The mortgage market review update

Posted by Kath Shimmin on
On the 26 April 2013 the changes to the mortgage market are coming into effect.

The greatest changes relate to the affordability requirements – placing the responsibility on lenders to assess affordability; verify the information provided and stress test the borrower's ability to repay the mortgage in the event of future interest rate changes.

Set out below are the key dates for the FSA's implementation and communication strategy.


The FSA has developed a seven-point plan of communication and assistance for firms. The FSA's plan is to:

  • Track firms progress in the second quarter of 2013 ("phase 1"). All lenders will be required to complete an online survey which will be followed up by visits and desk-based reviews. Phase 1 will focus on the larger lenders and mortgage intermediaries.
  • Publish the findings of the phase 1 in the third quarter of 2013. The findings will feed into the next steps of the implementation strategy.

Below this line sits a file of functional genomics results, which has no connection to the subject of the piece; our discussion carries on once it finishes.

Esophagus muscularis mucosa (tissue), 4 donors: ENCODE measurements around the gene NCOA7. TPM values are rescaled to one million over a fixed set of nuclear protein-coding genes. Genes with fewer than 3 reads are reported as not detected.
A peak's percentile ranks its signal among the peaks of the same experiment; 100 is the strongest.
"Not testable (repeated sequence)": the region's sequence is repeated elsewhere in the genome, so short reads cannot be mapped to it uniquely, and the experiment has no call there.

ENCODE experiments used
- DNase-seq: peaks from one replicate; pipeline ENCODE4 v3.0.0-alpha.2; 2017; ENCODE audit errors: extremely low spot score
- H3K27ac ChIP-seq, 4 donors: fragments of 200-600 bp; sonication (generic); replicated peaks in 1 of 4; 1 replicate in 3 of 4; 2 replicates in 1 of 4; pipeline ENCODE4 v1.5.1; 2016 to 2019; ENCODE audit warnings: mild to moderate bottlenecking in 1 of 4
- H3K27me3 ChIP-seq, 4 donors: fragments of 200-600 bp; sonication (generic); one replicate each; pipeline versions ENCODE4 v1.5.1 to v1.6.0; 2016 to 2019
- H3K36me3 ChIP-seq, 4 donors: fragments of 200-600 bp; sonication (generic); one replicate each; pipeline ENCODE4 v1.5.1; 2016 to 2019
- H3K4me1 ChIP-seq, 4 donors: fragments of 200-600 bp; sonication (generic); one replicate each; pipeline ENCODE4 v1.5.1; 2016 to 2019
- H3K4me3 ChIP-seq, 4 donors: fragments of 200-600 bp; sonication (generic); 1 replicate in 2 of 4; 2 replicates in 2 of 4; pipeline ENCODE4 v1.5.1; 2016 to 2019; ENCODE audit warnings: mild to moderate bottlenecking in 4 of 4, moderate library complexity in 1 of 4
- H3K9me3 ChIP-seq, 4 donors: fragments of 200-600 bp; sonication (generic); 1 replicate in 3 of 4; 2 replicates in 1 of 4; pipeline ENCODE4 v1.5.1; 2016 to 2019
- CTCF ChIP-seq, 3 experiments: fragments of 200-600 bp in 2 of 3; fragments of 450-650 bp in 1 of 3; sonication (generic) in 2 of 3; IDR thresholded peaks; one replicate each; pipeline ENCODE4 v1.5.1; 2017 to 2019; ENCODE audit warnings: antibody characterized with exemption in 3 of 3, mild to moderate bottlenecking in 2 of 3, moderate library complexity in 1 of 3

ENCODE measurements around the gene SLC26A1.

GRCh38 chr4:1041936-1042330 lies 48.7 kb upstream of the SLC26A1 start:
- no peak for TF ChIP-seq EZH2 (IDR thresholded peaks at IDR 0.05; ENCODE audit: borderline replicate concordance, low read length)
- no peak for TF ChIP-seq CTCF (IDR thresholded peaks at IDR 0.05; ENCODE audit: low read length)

• Hold further workshops to address any issues arising out of phase 1 during the fourth quarter of 2013.
  • Resend the online survey to all regulated mortgage firms to identify whether firms have made progress with their MMR implementation plans ("phase 2").
  • Publish the findings of phase 2 in the first quarter of 2014.

Firms are asked to continue to check the timetable for updates throughout the implementation period.

By way of reminder

The key changes for intermediaries:

  • The removal of the requirement on intermediaries to assess affordability.
  • The removal of the non-advised sales process.
  • Most interactive sales (face to face or telephone) to be advised.
  • An execution-only sales process fro non-interactive sales (interactive and postal).
  • Every mortgage intermediary required to hold a relevant mortgage qualification.
  • It will no longer be compulsory to provide customers with an Initial Disclosure Documents (although they may continue to do so). Instead certain key information about a firm's service must be given to customers.
  • The Key Facts Illustration will not have to be given every time the firm provides a customer with information about a product that is specific to them. Instead, it will only be required where a firm recommends a product or products, where the customer asks for a KFI, or where the customer has indicated what product they want on an execution only basis.

The key changes for lenders: